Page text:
THE Renfrew community was out in force to preserve the town’s fishing rights on the River Clyde.

Provost Lorraine Cameron joined people of the town on a historic trip down the river from Braehead Pier to the mouth of the River Leven, before carried out the traditional act of “casting the nets”.

While on board, guests were treated to a film about the history of salmon fishing on the Clyde as well as a talk by marine biologist Dr William Yeomans.

Provost Cameron said: “This historic tradition is one which I am proud to keep alive for the people of Renfrew.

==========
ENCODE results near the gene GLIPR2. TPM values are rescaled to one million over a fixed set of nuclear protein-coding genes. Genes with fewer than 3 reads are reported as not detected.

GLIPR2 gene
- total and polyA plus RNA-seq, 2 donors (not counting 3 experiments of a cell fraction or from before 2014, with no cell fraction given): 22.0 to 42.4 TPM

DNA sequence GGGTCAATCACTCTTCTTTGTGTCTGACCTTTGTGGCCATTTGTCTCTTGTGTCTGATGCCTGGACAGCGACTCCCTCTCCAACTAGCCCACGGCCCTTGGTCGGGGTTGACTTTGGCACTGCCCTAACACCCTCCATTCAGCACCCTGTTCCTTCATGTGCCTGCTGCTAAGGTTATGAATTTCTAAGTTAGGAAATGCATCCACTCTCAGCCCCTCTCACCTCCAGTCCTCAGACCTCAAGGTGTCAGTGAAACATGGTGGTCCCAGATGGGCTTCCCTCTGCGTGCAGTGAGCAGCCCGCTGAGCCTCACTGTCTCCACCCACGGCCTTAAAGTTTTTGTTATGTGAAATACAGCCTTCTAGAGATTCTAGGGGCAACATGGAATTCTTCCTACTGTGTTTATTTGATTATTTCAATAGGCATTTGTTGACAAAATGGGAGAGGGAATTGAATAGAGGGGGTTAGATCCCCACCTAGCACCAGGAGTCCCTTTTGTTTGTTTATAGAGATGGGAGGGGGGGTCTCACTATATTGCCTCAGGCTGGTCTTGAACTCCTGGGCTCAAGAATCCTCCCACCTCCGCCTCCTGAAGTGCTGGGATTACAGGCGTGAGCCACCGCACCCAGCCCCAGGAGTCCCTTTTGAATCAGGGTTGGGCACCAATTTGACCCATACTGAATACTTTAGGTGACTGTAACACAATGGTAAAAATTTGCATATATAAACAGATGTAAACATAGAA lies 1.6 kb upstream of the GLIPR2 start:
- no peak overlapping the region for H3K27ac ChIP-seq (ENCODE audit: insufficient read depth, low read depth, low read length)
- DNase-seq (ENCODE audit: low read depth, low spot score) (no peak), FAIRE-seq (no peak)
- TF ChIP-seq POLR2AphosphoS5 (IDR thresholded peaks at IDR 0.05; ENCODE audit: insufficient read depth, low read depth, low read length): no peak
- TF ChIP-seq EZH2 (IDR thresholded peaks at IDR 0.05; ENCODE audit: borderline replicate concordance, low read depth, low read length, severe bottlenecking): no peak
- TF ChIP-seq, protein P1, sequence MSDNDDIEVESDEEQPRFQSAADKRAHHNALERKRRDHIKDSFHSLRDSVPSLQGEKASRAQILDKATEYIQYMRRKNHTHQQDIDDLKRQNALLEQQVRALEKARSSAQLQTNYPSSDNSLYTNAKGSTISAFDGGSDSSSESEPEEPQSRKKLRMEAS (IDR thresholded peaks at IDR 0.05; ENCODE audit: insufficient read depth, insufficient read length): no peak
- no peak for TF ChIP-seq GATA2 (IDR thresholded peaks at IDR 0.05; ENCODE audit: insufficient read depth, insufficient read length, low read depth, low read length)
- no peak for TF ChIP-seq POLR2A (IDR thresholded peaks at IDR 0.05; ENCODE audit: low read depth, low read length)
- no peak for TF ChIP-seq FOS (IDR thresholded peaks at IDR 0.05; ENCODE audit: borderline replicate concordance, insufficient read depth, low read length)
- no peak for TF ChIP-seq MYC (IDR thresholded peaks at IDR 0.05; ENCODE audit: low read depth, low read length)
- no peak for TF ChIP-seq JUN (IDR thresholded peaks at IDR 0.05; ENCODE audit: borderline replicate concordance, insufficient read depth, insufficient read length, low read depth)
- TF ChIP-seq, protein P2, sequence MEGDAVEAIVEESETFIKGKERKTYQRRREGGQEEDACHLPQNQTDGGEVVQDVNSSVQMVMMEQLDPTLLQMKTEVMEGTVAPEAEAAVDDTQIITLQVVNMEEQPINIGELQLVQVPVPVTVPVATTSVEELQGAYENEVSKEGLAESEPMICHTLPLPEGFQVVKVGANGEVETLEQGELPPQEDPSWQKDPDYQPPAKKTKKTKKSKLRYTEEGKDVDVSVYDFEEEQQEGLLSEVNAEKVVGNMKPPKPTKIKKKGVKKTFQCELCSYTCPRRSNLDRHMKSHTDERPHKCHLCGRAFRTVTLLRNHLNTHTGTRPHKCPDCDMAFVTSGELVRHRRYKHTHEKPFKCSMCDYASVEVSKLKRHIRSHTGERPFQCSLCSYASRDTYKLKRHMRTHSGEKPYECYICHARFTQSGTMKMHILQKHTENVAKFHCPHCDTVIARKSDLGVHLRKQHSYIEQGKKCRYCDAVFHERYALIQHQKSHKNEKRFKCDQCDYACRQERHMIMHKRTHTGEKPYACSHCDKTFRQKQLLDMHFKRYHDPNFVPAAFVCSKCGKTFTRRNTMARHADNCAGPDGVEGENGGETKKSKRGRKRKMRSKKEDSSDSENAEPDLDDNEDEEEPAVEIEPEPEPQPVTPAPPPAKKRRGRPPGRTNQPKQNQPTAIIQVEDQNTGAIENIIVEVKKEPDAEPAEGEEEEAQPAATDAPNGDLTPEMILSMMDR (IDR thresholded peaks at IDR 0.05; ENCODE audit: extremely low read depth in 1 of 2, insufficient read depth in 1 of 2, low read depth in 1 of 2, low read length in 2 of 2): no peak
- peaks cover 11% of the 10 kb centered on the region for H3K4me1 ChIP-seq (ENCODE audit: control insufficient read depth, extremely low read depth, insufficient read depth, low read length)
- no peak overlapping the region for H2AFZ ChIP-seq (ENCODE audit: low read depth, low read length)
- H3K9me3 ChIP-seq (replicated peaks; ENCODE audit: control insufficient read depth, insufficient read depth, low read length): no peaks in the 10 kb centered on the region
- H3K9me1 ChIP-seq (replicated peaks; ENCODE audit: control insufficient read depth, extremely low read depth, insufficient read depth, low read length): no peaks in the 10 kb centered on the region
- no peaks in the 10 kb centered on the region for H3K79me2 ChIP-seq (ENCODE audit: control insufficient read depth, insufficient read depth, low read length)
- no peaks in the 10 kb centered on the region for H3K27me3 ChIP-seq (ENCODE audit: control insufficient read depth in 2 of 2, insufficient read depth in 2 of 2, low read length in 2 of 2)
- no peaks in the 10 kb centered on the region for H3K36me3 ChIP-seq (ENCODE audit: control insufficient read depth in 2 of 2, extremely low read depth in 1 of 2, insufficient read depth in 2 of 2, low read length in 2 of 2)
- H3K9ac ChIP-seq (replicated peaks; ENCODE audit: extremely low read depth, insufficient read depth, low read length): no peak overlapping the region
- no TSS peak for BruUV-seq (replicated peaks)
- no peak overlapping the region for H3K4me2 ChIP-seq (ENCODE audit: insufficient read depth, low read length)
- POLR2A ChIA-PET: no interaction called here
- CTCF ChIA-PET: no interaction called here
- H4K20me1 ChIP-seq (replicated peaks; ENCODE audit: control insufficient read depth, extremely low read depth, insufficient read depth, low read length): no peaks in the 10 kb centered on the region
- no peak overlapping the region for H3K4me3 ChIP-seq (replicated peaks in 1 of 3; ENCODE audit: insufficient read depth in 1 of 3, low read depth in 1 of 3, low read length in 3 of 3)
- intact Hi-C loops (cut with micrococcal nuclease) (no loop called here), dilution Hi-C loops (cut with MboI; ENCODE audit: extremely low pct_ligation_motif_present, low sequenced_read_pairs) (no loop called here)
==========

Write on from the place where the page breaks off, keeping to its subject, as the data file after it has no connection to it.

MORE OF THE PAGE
“The casting of the nets has become a key part of the town’s history and it is important that we give it the status it deserves.”

The custom goes back as far as 1781 when the town failed to carry out the practice and lost the right to fish on parts of the Clyde as a result.

King Robert III had granted a charter to the community of Renfrew detailing the right to fish the River Clyde as far back as 1396.

However, Renfrew Town Council failed to keep the rights on parts of the river owned by Sir Michael Stewart because they hadn’t fished in those areas for some years.

Ever since the Provost has cast the nets into the river every three years to maintain the rights.